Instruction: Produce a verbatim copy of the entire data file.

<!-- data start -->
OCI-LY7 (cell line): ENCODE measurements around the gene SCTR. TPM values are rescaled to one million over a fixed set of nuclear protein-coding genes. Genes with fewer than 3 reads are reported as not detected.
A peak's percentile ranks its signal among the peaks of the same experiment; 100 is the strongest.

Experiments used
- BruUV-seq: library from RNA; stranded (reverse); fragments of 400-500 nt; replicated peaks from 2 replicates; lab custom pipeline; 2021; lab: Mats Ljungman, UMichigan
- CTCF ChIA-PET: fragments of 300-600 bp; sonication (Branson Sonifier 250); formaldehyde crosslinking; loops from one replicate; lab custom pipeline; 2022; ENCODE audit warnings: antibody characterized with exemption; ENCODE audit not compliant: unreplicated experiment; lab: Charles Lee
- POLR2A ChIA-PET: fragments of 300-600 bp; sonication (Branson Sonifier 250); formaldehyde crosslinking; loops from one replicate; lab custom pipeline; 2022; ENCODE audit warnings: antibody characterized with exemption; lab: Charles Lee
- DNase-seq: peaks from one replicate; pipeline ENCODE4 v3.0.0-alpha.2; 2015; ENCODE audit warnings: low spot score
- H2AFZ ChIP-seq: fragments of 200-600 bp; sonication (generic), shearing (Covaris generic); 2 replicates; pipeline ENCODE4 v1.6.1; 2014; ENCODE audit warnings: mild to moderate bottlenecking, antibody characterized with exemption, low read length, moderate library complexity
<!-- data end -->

OCI-LY7 (cell line): ENCODE measurements around the gene SCTR. TPM values are rescaled to one million over a fixed set of nuclear protein-coding genes. Genes with fewer than 3 reads are reported as not detected.
A peak's percentile ranks its signal among the peaks of the same experiment; 100 is the strongest.

Experiments used
- BruUV-seq: library from RNA; stranded (reverse); fragments of 400-500 nt; replicated peaks from 2 replicates; lab custom pipeline; 2021; lab: Mats Ljungman, UMichigan
- CTCF ChIA-PET: fragments of 300-600 bp; sonication (Branson Sonifier 250); formaldehyde crosslinking; loops from one replicate; lab custom pipeline; 2022; ENCODE audit warnings: antibody characterized with exemption; ENCODE audit not compliant: unreplicated experiment; lab: Charles Lee
- POLR2A ChIA-PET: fragments of 300-600 bp; sonication (Branson Sonifier 250); formaldehyde crosslinking; loops from one replicate; lab custom pipeline; 2022; ENCODE audit warnings: antibody characterized with exemption; lab: Charles Lee
- DNase-seq: peaks from one replicate; pipeline ENCODE4 v3.0.0-alpha.2; 2015; ENCODE audit warnings: low spot score
- H2AFZ ChIP-seq: fragments of 200-600 bp; sonication (generic), shearing (Covaris generic); 2 replicates; pipeline ENCODE4 v1.6.1; 2014; ENCODE audit warnings: mild to moderate bottlenecking, antibody characterized with exemption, low read length, moderate library complexity